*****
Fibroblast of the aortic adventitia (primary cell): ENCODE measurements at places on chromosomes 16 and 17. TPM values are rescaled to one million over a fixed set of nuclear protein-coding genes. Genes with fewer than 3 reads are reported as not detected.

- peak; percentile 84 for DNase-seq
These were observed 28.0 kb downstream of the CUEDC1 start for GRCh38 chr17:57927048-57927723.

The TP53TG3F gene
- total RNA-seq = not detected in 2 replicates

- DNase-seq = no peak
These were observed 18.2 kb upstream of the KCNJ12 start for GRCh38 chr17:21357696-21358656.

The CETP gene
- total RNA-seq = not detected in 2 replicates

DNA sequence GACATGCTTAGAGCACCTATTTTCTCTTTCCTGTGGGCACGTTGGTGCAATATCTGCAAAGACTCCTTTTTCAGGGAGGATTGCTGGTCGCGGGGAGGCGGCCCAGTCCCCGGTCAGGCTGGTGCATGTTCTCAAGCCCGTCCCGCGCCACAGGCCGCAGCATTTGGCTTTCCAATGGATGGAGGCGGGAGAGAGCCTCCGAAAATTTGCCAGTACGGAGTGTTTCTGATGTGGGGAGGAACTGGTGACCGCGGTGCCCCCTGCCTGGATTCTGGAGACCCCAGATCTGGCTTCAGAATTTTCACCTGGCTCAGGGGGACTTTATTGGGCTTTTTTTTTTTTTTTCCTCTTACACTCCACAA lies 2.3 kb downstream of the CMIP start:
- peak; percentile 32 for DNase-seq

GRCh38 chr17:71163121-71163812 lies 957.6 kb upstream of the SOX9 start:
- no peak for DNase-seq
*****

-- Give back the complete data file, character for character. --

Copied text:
Fibroblast of the aortic adventitia (primary cell): ENCODE measurements at places on chromosomes 16 and 17. TPM values are rescaled to one million over a fixed set of nuclear protein-coding genes. Genes with fewer than 3 reads are reported as not detected.

- peak; percentile 84 for DNase-seq
These were observed 28.0 kb downstream of the CUEDC1 start for GRCh38 chr17:57927048-57927723.

The TP53TG3F gene
- total RNA-seq = not detected in 2 replicates

- DNase-seq = no peak
These were observed 18.2 kb upstream of the KCNJ12 start for GRCh38 chr17:21357696-21358656.

The CETP gene
- total RNA-seq = not detected in 2 replicates

DNA sequence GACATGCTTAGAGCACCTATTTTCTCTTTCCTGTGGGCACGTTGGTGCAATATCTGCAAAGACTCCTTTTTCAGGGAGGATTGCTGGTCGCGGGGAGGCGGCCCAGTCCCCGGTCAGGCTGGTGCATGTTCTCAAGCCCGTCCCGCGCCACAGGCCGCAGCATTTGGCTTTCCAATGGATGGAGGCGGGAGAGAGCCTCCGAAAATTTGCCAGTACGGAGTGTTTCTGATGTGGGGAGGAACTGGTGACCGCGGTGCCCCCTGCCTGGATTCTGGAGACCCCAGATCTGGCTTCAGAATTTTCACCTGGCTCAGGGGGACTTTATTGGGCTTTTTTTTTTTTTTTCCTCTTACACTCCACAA lies 2.3 kb downstream of the CMIP start:
- peak; percentile 32 for DNase-seq

GRCh38 chr17:71163121-71163812 lies 957.6 kb upstream of the SOX9 start:
- no peak for DNase-seq